The commands all worked fine and the cards are hashing at the same rate, but are all a couple of degrees C cooler. The irritating thing is that I don't know how to tell if the voltage tweak has 'taken' or not. The temperature change suggests that it has...

Anyway, I've found that AMDOverdriveCtrl works for *undervolting* but not *overvolting* - for some reason.

...so I give in to the rhythm, the click click clack
I'm too wasted to fight back...


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sveetsnelda
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October 23, 2011, 07:03:33 AM
 #10

Haha.  Hey.  Smiley

Hmm...  Unless AMDOverdriveCtrl has changed since I last downloaded it, it doesn't know how to change the voltage.  I mean...  you can change it, but the change doesn't actually take place.  You can see the actual voltage in the far right text box next to the gpu/mem frequencies (not the ones at the bottom though).  Like I said, I haven't updated it in quite a while though.  Maybe support has been added?

Are you sure that the temperature change isn't just from the memory frequency changing?  I'll have to give this a try tomorrow...

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teh giant catfesh


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October 23, 2011, 12:58:05 PM
 #11

Haha.  Hey.  Smiley

Hmm...  Unless AMDOverdriveCtrl has changed since I last downloaded it, it doesn't know how to change the voltage.  I mean...  you can change it, but the change doesn't actually take place.  You can see the actual voltage in the far right text box next to the gpu/mem frequencies (not the ones at the bottom though).  Like I said, I haven't updated it in quite a while though.  Maybe support has been added?

Are you sure that the temperature change isn't just from the memory frequency changing?  I'll have to give this a try tomorrow...
When it comes to Linux, I'm a bit old-school, mate... all my mining rigs are housed in idiotic wooden boxes and controlled via ssh. The GUI is only ever seen ONCE when I install the OS for the first time... AMDOverdriveCtrl and the ATI Catalyst proprietary drivers are installed from the command line. I run everything from my collection of Macs - I've got a 'Space' (i.e. virtual desktop) devoted purely to my miners, with 8 terminal windows on the screen (it's a 2560x1600 Apple screen... plenty of room... though it's slowed down a bit by the GPU doing mining as well) Cheesy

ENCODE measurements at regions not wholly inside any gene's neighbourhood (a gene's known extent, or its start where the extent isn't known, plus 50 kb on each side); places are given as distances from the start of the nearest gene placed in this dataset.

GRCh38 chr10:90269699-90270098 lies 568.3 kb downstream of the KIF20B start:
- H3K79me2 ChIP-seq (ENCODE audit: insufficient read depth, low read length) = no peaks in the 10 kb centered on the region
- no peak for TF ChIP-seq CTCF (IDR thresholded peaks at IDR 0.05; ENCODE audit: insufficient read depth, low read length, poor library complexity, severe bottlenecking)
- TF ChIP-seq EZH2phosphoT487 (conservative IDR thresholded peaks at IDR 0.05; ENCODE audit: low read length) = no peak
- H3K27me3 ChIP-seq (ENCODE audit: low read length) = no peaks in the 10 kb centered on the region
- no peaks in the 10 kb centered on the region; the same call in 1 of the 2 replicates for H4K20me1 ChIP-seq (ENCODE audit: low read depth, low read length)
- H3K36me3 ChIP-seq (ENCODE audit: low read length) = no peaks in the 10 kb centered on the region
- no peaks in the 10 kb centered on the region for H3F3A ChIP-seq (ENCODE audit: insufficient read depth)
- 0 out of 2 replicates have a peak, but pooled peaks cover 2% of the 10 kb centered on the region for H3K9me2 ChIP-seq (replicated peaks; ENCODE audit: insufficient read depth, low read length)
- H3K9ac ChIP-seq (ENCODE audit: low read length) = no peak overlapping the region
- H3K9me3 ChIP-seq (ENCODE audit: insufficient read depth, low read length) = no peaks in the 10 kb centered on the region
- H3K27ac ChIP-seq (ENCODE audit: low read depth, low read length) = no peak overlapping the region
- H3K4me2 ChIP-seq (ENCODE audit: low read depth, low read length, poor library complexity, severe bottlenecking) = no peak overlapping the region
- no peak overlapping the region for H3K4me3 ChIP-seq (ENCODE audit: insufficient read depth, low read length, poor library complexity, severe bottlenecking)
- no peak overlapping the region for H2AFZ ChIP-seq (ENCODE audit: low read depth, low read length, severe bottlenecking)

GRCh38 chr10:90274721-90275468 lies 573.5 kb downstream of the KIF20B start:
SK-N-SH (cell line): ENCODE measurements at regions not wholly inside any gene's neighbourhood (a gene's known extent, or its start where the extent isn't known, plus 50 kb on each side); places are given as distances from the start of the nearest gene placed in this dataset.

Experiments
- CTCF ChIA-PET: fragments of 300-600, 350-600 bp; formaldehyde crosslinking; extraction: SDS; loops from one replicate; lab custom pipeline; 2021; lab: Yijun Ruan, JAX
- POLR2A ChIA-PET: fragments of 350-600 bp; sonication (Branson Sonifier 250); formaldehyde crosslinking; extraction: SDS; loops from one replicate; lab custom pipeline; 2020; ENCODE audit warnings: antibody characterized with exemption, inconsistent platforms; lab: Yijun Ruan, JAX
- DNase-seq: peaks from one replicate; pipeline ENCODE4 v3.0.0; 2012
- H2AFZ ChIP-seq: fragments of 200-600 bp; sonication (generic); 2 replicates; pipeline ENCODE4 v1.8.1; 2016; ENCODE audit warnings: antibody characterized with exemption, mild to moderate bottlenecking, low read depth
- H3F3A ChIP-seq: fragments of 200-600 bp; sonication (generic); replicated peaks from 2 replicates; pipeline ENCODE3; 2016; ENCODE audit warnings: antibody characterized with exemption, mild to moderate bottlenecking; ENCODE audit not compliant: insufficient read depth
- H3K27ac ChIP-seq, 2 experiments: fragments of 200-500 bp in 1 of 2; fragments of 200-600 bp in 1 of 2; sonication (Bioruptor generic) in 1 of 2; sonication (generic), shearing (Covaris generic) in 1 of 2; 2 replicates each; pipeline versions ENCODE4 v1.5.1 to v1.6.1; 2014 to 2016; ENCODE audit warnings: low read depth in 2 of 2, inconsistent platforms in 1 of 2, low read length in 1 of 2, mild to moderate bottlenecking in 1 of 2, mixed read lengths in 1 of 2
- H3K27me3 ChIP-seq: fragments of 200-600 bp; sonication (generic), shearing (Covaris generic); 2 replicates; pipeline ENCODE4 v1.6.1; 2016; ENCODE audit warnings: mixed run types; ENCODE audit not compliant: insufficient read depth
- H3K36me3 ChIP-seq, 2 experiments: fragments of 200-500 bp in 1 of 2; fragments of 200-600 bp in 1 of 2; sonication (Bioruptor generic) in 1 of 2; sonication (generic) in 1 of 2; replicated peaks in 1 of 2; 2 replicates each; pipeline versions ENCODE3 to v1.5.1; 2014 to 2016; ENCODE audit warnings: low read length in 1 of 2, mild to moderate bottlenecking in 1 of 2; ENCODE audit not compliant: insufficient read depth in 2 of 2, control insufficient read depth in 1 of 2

Hence I'm using AMDOverdriveCtrl from the command line. If you haven't tried this - do it! Not only does running AMDOverdriveCtrl in batch mode (-b) show you the default settings (core and memory clock, plus core voltage!) but also shows you which 'devices' are active (i.e. most GPUs will have a separate 'device' for each output, whether connected or not - the default is always connected) so you can choose which device ID to program.

I've found that many manufacturers have interestingly different voltages for the same GPUs, and also that all of them (5xxx and 6950) will tolerate a light undervolt and *still* overclock to the previous max overclock. Saves me quite a bit of power at the wall, but more importantly, given my 12-GPU high-density shelf rig, keeps them from cooking.

I'm surprised you're not running AMDOverdriveCtrl from the command line already - do you use VNC or remote X to control your farm? You've got a LOT of hashing power so must have a LOT of boxes...

I'd be very interested to have it confirmed that the tool is, in fact, undervolting the cards like it reports it is... I can't stand ANY tools that report success when they have failed to perform the command...

...so I give in to the rhythm, the click click clack
I'm too wasted to fight back...


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sveetsnelda
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October 23, 2011, 07:48:50 PM
 #12

I'm also running everything through SSH.  I set up static DHCP leases for each miner by MAC address.  I have a startup script on my miner flash drives that checks a small script my web server to get its miner ID (by IP address).  After getting the miner ID, it downloads a script that is personalized to that particular miner.  This allows me to just set up a new rig, plug in a flash drive, boot it, and walk away.  All of the flash drives are identical and interchangeable.  If I were still running around plugging in a monitor into each miner, I'd be going completely mental by now.  Smiley

When I first started setting up miners, I was using the GUI though.  I remember never being able to change the voltage on any 6000 series card (with the exception of a couple cards that are actually just re-branded 5000's...  like the 6770).  When I'd change the voltage, the profile voltage would change, but the voltage reported back from the ATI driver would still show the stock voltage.  This is what led me to flash my cards since I do the same thing that you do (overclock and undervolt).  The 6000 series cards can tolerate a pretty serious undervolt.  I'm running my 6970's undervolted to 1.05v while overclocked to 940/340.  They run flawless for weeks at a time.  At stock clocks, I was actually able to keep cards mining stable at slightly under a volt.

I compared AMDOverdriveCtrl versions on my rigs.  They're using the current version.  The voltage wont budge on any of my 6000 series cards.  I remember reading on some forums somewhere that AMDOverdriveCtrl only knows how to 'talk' to the voltage regulator on the 5000 series cards.  AMDOverdriveCtrl supposedly didn't make a call to the ATI driver itself (to change the voltage)...  they actually wrote the necessary commands into the application itself.